WOKING, Surrey – Over 250 Mosques across the UK opened their doors to visitors on March 3rd as part of the Muslim Council of Britain’s Visit My Mosque open day.
The oldest purpose-built mosque, the Shah Jahan Mosque in Woking, Surrey, took part in the program with four offerings: A chance to look inside the historical mosque, with its dome and turrets, unique in every respect; an exhibition in one of the prayer halls; activities such as henna; and refreshments that included traditional South Asian treats such as samosas and pakoras.
From midday till 3 pm, smiling, friendly, and happy volunteers greeted men, women, and children as they made their way to the property even during the winter rains.
The property is divided into three parts, the old architectural beautiful mosque, the newly converted warehouse into prayer halls for men, women, and activities, and a library building in which snacks were served.
With many people visiting the mosque for the first time, AboutIslam explored their opinions, feelings, and reflections on the visit.
“It’s my first time in a mosque in the UK, but I have been to mosques in other countries, in the Middle East. I don’t know what the differences would be to mosques here, but I know that some of those are absolutely huge, in Qatar, the UAE, and Oman. I didn’t see any praying there as we were in separate areas. They weren’t geared up for tourists, so it felt quite authentic.
“We (my friend and I) were talking about doing different things, and as I haven’t been to a mosque in the UK we thought we would come today and do something a bit different. We are keen to read some of the information and see what it is like.”
Claire from Cranleigh
“I’ve never been to a mosque before so I thought it would be interesting to come along and see what it’s like.”
Claire from Surbiton
“Really just wanted to introduce the girls, our children, to another religion, so they understand a little more about it. I saw this on this internet, that there was an open day. It’s great to see the building as you always see a tiny little sliver of it as you drive past. It’s great to show the girls the different architecture. It’s beautiful. I didn’t even know there was anything like this in Woking. I was really surprised.”
Lydia and Mark from Ripley
“We came from South Wales today, from Cardiff, to see the first mosque that was built in the UK today. It’s a beautiful mosque. Inviting people from all different cities to discover the religion of Islam, which is a peaceful religion; and it’s here for anyone who wants to learn and move forward. It’s very well organized, the building is very well maintained, and it’s good to open it up to the community, to learn about new things and the religion.”
Ahmed and Caroline
“This is my home town, born and bred. I was last here on a school trip about 25 years ago. It’s a great opportunity to come back and see it through adult eyes. I’ve obviously grown up a lot in 25 years and it’s nice to see this again. Somewhere so close to home, it’s nice to support the local community as well with open days and open events, and this is a great one to come to. The architecture is stunning, absolutely stunning. It’s a shame we do not have a blue sky, but it’s still a very nice building.
Anthony, Photographer for Woking News & Mail
“It’s an open day at the mosque and we are just trying to encourage people to learn a bit more about Islam. Opening ourselves up to everybody to see what goes on. Ramadan at the mosque is amazing, we have tarawih prayers and there is iftar for everybody attending the mosque as well. I think (this open can) can alleviate unknowns I suppose that people may have about coming to mosques about people being different and not like them. Everyone is welcome to come along and see what goes on.”.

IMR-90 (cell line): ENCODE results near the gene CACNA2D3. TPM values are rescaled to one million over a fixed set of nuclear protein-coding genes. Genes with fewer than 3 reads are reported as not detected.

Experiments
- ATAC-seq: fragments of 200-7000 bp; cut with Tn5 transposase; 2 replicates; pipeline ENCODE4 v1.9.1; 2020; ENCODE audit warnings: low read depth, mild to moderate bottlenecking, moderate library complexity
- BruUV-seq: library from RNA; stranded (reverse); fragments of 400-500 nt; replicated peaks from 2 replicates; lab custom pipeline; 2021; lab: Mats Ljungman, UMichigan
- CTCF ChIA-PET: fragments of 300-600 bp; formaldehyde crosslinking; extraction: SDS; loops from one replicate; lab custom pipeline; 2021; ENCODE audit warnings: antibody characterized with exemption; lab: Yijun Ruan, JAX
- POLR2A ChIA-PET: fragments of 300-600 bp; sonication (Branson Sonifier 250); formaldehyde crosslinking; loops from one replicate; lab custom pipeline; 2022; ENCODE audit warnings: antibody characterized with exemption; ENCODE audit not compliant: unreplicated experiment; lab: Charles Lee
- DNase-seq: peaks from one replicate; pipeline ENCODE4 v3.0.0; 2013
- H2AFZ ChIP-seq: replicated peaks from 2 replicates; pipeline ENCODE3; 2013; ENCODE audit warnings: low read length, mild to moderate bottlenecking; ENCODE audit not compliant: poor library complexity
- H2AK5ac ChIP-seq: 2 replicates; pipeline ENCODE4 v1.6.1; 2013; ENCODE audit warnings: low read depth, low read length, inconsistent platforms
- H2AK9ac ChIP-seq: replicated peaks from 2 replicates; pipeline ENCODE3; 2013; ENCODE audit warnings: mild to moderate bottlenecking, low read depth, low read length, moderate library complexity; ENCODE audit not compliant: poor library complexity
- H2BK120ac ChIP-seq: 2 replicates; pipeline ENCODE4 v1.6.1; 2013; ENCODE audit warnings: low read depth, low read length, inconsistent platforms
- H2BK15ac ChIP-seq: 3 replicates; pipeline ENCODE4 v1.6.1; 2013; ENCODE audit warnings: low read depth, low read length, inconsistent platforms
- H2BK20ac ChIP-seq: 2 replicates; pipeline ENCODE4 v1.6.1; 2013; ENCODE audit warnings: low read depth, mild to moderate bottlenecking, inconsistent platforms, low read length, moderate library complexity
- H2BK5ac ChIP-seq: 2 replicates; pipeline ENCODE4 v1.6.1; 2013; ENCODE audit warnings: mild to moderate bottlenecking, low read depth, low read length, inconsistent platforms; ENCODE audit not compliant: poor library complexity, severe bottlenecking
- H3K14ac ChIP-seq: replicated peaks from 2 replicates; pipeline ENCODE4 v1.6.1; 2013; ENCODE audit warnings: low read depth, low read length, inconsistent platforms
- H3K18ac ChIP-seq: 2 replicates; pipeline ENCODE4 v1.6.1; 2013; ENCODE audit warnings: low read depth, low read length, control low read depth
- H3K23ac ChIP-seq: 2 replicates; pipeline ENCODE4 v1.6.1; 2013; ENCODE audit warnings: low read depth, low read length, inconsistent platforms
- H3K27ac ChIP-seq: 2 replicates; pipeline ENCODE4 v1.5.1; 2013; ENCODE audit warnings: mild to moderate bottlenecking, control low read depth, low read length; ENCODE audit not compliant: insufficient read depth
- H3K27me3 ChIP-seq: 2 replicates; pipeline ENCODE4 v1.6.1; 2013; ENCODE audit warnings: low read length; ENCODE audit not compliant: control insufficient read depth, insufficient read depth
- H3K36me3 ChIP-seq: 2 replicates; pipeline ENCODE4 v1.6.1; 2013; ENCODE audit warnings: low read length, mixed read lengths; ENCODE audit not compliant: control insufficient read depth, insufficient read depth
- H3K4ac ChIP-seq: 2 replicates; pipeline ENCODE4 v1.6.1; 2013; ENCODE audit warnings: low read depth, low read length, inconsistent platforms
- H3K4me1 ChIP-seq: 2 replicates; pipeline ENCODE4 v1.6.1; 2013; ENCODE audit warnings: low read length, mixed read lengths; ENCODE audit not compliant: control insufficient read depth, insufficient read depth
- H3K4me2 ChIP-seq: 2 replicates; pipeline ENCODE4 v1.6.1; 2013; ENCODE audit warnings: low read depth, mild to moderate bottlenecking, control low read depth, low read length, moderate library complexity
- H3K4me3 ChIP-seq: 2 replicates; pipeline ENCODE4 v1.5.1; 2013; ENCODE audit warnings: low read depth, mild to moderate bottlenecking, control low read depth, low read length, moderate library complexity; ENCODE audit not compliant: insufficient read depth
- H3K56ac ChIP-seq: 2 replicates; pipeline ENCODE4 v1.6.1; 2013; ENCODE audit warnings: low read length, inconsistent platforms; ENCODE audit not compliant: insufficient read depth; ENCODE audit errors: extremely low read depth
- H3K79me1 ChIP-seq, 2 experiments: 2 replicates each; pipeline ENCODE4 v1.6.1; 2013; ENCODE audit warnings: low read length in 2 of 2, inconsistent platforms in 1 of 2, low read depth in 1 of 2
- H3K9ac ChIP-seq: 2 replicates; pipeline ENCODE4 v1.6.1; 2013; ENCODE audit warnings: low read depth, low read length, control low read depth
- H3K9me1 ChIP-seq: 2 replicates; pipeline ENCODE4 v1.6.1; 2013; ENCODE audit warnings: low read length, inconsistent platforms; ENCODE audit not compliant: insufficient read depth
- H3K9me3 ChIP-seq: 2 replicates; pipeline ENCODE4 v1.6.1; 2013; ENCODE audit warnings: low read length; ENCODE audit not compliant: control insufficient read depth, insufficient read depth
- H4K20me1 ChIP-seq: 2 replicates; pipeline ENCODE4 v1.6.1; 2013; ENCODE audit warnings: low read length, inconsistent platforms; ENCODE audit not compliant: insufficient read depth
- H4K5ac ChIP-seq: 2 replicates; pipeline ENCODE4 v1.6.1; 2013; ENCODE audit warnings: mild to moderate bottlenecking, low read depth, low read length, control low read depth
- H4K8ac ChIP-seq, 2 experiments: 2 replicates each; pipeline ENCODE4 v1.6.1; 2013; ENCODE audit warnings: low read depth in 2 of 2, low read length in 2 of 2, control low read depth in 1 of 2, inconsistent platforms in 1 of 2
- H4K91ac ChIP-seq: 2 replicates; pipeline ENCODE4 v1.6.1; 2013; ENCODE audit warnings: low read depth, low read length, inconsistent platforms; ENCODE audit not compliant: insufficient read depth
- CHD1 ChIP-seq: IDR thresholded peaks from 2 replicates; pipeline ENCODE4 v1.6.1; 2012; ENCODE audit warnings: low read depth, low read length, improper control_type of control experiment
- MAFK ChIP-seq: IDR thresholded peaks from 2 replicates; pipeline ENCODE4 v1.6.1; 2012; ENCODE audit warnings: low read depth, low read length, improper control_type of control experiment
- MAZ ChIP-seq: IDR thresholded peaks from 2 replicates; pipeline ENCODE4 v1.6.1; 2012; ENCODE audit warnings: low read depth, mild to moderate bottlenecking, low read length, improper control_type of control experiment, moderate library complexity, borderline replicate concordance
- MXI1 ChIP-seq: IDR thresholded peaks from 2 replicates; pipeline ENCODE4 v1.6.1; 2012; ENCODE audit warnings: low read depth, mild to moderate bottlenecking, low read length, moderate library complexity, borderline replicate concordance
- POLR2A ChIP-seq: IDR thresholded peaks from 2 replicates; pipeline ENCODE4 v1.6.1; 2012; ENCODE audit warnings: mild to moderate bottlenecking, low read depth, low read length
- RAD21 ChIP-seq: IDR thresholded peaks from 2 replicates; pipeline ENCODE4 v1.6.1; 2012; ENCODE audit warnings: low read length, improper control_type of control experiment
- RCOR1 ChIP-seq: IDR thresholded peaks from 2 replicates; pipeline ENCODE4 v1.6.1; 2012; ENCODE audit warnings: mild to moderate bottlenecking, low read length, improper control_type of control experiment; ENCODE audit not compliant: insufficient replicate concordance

Annabel near Guildford and Amna from Woking
“I live in Woking, I’ve been living here all my life. We are inviting the wider community into the mosque, to explore the mosque and the history of the mosque and to learn more about Islam. I try to come to the mosque every day if I can.
“I think there is a lot of stigma against the Muslim community a lot of the time, my message is that our doors are always open, and you are more than welcome to come in and to find out more about us, as we are part of your community and you are part of our community as well”
Danyal, Mosque Volunteer
“I grew up here. My father always wanted us to pray our five times daily prayer here. When I grew up here I thought let’s have something for the community. One thing I introduced was archery. I’m a level 1 instructor, so I do sessions for ladies, men, and children. It is strengthening from what it was before. It is our job to see it through to ensure that it lasts not now, not a hundred years, but until the Day of Judgment.
The thing is, about Islam itself, two things that go well together, it is food and happy days. Food is the essence of greeting people. What better way to bring people in than to say have a samosa, an onion baji, some biscuits, a cup of tea. It brings people along”
Abdul Qayyum, Mosque Committee Member
With Islamophobia at an all-time high, this initiative is designed to bring communities closer together by sharing the spiritual space of the Muslim community. While any person can visit a mosque at almost any time, having a dedicated day to do so allows visitors a day to discover more about their local community. And any effort which brings communities together has to be a step to improved relationships, something which helps make a life for us all, beautiful.
As part of this year’s Visit My Mosque Day, under the auspices of Muslim Council of Britain (MCB), volunteers from over 250 mosques in England, Wales, Scotland, and Northern Ireland supported street clean-up initiatives on Sunday, February 24.
Woking Mosque in the snow
Woking Mosque @ShahJahanMosque in the #Snow
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— Farrukh (@implausibleblog) March 18, 2018